Blue Cross and Blue Shield of New Jersey v. Philip Morris USA

Twenty health insurers brought an action against several tobacco companies under the New York Consumer Protection Act (CPA) seeking recovery of medical costs resulting from the companies' alleged fraudulent misrepresentations of the health effects of smoking. On appeal, the Court certified two questions of law arising from the CPA for resolution by the New York Court of Appeals: (1) whether damages claimed by an insurance company that ultimately rest on harm to the company's insureds rather than to the company itself are too indirect to support legal action under the consumer protection statute; and (2) whether the consumer protection statute requires an insurance company to offer proof of harm to individual insureds to sustain an action alleging harm to the company.  The Court of Appeals held that the insurance company lacked standing to bring a claim on its own behalf under the CPA.  In deciding the standing issue, the Court found that the harm caused to the insurance company itself, as a derivative claim wholly dependent upon the harm inflicted upon its insureds, was too remote to sustain an independent action.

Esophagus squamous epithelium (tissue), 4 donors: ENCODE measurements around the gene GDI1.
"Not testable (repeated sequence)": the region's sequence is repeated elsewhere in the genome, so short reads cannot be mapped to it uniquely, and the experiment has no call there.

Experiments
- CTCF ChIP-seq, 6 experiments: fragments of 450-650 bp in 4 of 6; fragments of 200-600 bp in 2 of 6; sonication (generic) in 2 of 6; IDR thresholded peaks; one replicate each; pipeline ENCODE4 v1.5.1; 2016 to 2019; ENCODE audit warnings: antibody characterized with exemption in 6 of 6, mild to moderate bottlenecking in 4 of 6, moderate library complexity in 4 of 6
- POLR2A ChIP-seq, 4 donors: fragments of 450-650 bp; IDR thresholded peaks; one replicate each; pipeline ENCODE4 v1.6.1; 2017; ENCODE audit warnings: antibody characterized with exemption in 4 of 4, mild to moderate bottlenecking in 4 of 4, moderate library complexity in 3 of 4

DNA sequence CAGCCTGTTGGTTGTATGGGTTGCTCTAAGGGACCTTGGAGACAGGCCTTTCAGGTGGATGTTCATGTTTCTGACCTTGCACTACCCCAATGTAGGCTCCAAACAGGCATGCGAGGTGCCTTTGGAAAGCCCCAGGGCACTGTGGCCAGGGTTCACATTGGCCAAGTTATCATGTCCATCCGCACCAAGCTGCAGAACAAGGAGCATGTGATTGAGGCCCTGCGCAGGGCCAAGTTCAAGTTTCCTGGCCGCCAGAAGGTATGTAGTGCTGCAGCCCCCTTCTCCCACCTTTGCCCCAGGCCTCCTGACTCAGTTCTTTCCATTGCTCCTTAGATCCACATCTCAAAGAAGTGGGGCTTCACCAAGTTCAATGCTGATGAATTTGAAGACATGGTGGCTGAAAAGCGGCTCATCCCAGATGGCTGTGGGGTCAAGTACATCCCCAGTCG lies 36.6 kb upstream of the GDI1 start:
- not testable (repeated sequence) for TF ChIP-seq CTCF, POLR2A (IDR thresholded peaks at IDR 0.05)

Blue Cross and Blue Shield of New Jersey, Inc., et al. v. Philip Morris USA, Incorporated, et al., 818 N.E.2d 1140, 3 N.Y.3d 200, Court of Appeals of New York (2004).

  • United States
  • Oct 19, 2004
  • Court of Appeals of New York


Plaintiff Blue Cross and Blue Shield of New Jersey, Inc., Now Known as Horizon Healthcare Services, Inc., Doing Business as Blue Cross Blue Shield of New Jersey and Others, et al.


  • Others
  • Philip Morris USA Incorporated

Legislation Cited

Related Documents

Type of Litigation

Tobacco Control Topics

Substantive Issues

Type of Tobacco Product